Reasonable Suspicion and Recognizing Drug Abuse



Reasonable suspicion of drug use is not a new concept for employers. It can, however, be a difficult situation for many employers to adequately and appropriately navigate when it arises.

Drug use is detrimental to workers and organizations within all industries, especially those regulated by government entities such as the U.S. Department of Transportation (DOT). In order to understand the severity of employment-related drug abuse in any industry, however, it is important for employers to first understand the various effects controlled substances have on employees.

Currently, the most common and heavily-regulated substances include: Amphetamines, Cocaine, Marijuana, Opiates, and Phencyclidine (PCP). The effects of each drug vary. However, all have the propensity to pose significant safety risks to the user and others, as well as costly property damage. Please refer to the chart below for the common effects of each substance:

Controlled Substance



Decreased motor coordination, lethargy, disorientation, altered time and space perception, lack of concentration, impaired learning and memory, alteration of thought formation, drowsiness and sedation, paranoia and panic, fatigue, psychosis


Loss of inhibition, confused and disoriented behavior, delusions, hallucinations, irritability, antisocial behavior, aggressiveness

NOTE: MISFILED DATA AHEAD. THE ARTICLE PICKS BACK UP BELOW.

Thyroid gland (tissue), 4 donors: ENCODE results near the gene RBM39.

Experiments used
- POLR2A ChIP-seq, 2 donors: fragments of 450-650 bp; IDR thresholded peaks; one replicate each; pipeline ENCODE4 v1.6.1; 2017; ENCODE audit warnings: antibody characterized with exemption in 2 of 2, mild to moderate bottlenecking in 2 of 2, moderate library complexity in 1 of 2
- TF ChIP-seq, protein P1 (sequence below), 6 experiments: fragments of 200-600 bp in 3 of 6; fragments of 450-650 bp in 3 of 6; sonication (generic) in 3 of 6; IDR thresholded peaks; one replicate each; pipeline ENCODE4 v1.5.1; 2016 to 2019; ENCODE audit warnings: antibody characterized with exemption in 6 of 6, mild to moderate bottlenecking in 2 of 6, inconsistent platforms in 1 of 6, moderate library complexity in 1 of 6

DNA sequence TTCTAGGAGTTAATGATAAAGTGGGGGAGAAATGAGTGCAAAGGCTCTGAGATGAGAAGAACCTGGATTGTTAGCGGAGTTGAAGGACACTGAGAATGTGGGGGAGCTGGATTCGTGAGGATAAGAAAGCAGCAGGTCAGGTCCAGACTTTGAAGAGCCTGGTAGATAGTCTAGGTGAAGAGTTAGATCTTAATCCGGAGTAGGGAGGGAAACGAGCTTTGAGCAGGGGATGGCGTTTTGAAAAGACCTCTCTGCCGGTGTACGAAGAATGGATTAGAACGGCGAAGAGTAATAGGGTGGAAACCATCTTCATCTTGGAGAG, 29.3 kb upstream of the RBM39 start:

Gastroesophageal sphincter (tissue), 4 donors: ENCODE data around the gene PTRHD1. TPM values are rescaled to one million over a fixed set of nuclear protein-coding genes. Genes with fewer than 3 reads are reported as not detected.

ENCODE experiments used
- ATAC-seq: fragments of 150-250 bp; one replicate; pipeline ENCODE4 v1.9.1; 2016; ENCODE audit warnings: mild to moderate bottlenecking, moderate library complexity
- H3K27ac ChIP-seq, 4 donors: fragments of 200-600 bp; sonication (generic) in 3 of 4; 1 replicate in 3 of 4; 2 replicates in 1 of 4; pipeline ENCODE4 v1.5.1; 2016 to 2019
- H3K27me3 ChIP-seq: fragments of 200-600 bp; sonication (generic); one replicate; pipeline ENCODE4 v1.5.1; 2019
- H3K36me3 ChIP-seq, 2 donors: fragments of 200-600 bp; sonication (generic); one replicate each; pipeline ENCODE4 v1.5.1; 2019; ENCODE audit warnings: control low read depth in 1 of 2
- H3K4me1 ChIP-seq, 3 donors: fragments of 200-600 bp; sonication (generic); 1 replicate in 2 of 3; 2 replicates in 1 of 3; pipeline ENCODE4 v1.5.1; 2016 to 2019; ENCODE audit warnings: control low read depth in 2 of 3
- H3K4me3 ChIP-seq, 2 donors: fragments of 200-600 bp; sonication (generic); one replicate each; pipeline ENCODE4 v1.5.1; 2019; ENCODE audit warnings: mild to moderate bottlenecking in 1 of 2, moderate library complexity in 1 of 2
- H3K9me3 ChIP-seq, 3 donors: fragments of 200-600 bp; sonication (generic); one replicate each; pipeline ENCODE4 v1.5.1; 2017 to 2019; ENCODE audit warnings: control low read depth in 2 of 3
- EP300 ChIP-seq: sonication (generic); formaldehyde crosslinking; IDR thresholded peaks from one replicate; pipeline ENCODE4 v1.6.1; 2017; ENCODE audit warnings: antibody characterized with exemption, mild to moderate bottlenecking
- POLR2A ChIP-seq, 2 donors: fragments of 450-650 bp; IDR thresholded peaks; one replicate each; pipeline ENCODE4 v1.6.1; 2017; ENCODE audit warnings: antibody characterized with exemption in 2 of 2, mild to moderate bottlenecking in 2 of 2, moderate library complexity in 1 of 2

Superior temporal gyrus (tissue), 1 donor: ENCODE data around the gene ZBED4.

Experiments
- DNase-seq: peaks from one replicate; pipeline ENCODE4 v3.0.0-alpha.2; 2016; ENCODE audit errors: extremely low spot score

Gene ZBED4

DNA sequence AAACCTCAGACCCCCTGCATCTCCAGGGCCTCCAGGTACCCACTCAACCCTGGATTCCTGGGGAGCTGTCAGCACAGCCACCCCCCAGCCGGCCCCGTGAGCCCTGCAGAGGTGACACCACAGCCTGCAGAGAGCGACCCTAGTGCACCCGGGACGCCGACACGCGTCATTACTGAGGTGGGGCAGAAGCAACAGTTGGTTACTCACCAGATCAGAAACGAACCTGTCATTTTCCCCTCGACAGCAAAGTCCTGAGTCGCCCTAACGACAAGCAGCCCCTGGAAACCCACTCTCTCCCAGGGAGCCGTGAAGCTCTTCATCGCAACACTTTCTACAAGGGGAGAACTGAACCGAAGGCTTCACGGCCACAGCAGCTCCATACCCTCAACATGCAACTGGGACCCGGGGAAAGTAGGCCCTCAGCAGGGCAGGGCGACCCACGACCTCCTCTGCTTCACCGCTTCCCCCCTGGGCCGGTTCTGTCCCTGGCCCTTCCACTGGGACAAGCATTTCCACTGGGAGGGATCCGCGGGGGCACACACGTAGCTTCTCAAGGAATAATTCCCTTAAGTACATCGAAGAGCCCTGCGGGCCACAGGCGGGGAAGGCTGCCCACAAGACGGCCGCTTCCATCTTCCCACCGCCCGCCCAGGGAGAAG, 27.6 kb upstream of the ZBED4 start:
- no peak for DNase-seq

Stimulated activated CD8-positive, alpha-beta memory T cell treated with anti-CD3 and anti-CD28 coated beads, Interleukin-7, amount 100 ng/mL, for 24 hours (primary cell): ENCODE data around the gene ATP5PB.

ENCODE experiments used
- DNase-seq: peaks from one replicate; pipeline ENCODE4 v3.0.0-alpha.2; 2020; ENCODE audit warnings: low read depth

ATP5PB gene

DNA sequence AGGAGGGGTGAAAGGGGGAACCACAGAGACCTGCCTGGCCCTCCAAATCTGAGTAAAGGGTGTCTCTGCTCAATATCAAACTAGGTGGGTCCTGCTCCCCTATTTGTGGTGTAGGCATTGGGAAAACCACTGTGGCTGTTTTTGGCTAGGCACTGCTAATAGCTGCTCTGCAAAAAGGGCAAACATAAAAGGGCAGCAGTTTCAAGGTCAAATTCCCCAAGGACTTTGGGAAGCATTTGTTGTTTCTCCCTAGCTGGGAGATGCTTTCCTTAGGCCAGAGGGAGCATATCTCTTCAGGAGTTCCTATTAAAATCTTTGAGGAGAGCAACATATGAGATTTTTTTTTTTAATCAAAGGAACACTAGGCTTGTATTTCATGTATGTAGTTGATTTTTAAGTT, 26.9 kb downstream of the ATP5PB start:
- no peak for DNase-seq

Induced sleep, cold and moist skin, restlessness, nausea, slowed breathing, drowsiness, visual distortion, hallucinations, loss of consciousness


Rapid flight of ideas, rapid speech, motor restlessness, hallucinations, psychosis, insomnia, poor impulse control


Flushing, profuse sweating, grimacing facial expression, speech difficulty, muscular incoordination, excessive salvation, nausea and vomiting, severe anxiety, seizures

Reasonable suspicion drug testing may be warranted if and/or when the signs of potential use/abuse are witnessed. It is important to note, however, that employers in certain industries may be required to follow specific protocol to ensure regulatory compliance prior to testing an employee. Employers should familiarize themselves with industry regulations, where applicable. Individual company policies, drafted with the guidance of competent legal counsel, may also provide guidance.

Regardless of industry, it is beneficial for employers to implement the Five-D approach to reasonable suspicion. This approach calls for employers to:

  • Detect the change in behavior and take action
  • Don’t act alone – approach the employee in question with another supervisor/witness for accountability purposes
  • Discuss with the employee – give the employee the opportunity to explain
  • Describe, don’t diagnose – describe what you are seeing; do not be overly-specific or accusatory
  • Document the situation – document anything and everything that could help you build your case

Once these steps have been completed, it is important to communicate findings and results with all required personnel. Once a determination has been made to initiate a drug screen based upon reasonable suspicion, transportation to the testing site and/or an escort should be provided to the employee in question. Industry best practice suggests that employees should never be encouraged or allowed to drive themselves to testing sites.

If your company is interested in learning more about reasonable suspicion or establishing a Reasonable Suspicion program, please contact A-Check Global through our contact page, or by phone at 877-345-2021.

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